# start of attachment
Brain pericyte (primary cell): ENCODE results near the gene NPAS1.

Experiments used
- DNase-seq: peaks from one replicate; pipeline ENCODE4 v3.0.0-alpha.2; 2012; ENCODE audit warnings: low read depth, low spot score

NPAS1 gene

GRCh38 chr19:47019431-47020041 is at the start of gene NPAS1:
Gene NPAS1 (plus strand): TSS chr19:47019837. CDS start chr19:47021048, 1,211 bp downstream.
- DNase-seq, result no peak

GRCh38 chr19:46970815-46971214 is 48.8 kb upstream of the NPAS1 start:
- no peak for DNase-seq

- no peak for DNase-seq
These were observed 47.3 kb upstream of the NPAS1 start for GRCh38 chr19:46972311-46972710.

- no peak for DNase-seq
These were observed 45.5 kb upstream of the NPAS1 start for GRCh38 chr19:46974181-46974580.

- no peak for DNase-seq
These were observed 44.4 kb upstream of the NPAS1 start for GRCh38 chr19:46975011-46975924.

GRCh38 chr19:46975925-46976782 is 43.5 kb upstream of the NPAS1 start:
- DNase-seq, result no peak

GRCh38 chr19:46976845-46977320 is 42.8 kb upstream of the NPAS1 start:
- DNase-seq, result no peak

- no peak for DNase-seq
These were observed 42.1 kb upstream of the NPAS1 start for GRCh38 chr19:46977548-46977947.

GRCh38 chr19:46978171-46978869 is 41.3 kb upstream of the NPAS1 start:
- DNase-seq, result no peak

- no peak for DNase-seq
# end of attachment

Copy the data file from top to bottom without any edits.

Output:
Brain pericyte (primary cell): ENCODE results near the gene NPAS1.

Experiments used
- DNase-seq: peaks from one replicate; pipeline ENCODE4 v3.0.0-alpha.2; 2012; ENCODE audit warnings: low read depth, low spot score

NPAS1 gene

GRCh38 chr19:47019431-47020041 is at the start of gene NPAS1:
Gene NPAS1 (plus strand): TSS chr19:47019837. CDS start chr19:47021048, 1,211 bp downstream.
- DNase-seq, result no peak

GRCh38 chr19:46970815-46971214 is 48.8 kb upstream of the NPAS1 start:
- no peak for DNase-seq

- no peak for DNase-seq
These were observed 47.3 kb upstream of the NPAS1 start for GRCh38 chr19:46972311-46972710.

- no peak for DNase-seq
These were observed 45.5 kb upstream of the NPAS1 start for GRCh38 chr19:46974181-46974580.

- no peak for DNase-seq
These were observed 44.4 kb upstream of the NPAS1 start for GRCh38 chr19:46975011-46975924.

GRCh38 chr19:46975925-46976782 is 43.5 kb upstream of the NPAS1 start:
- DNase-seq, result no peak

GRCh38 chr19:46976845-46977320 is 42.8 kb upstream of the NPAS1 start:
- DNase-seq, result no peak

- no peak for DNase-seq
These were observed 42.1 kb upstream of the NPAS1 start for GRCh38 chr19:46977548-46977947.

GRCh38 chr19:46978171-46978869 is 41.3 kb upstream of the NPAS1 start:
- DNase-seq, result no peak

- no peak for DNase-seq